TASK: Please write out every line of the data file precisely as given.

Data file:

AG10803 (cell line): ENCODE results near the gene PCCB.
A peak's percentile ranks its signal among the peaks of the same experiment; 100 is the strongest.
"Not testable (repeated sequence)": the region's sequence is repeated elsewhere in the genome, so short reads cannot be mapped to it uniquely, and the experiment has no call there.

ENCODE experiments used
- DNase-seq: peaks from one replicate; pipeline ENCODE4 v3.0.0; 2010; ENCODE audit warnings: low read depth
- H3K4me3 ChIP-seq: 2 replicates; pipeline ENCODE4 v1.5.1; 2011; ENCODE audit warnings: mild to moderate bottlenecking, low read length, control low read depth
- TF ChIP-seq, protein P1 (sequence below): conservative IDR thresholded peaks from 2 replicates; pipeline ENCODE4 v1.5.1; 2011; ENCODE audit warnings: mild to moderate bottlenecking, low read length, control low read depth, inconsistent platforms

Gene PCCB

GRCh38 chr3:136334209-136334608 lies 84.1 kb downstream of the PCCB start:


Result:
AG10803 (cell line): ENCODE results near the gene PCCB.
A peak's percentile ranks its signal among the peaks of the same experiment; 100 is the strongest.
"Not testable (repeated sequence)": the region's sequence is repeated elsewhere in the genome, so short reads cannot be mapped to it uniquely, and the experiment has no call there.

ENCODE experiments used
- DNase-seq: peaks from one replicate; pipeline ENCODE4 v3.0.0; 2010; ENCODE audit warnings: low read depth
- H3K4me3 ChIP-seq: 2 replicates; pipeline ENCODE4 v1.5.1; 2011; ENCODE audit warnings: mild to moderate bottlenecking, low read length, control low read depth
- TF ChIP-seq, protein P1 (sequence below): conservative IDR thresholded peaks from 2 replicates; pipeline ENCODE4 v1.5.1; 2011; ENCODE audit warnings: mild to moderate bottlenecking, low read length, control low read depth, inconsistent platforms

Gene PCCB

GRCh38 chr3:136334209-136334608 lies 84.1 kb downstream of the PCCB start: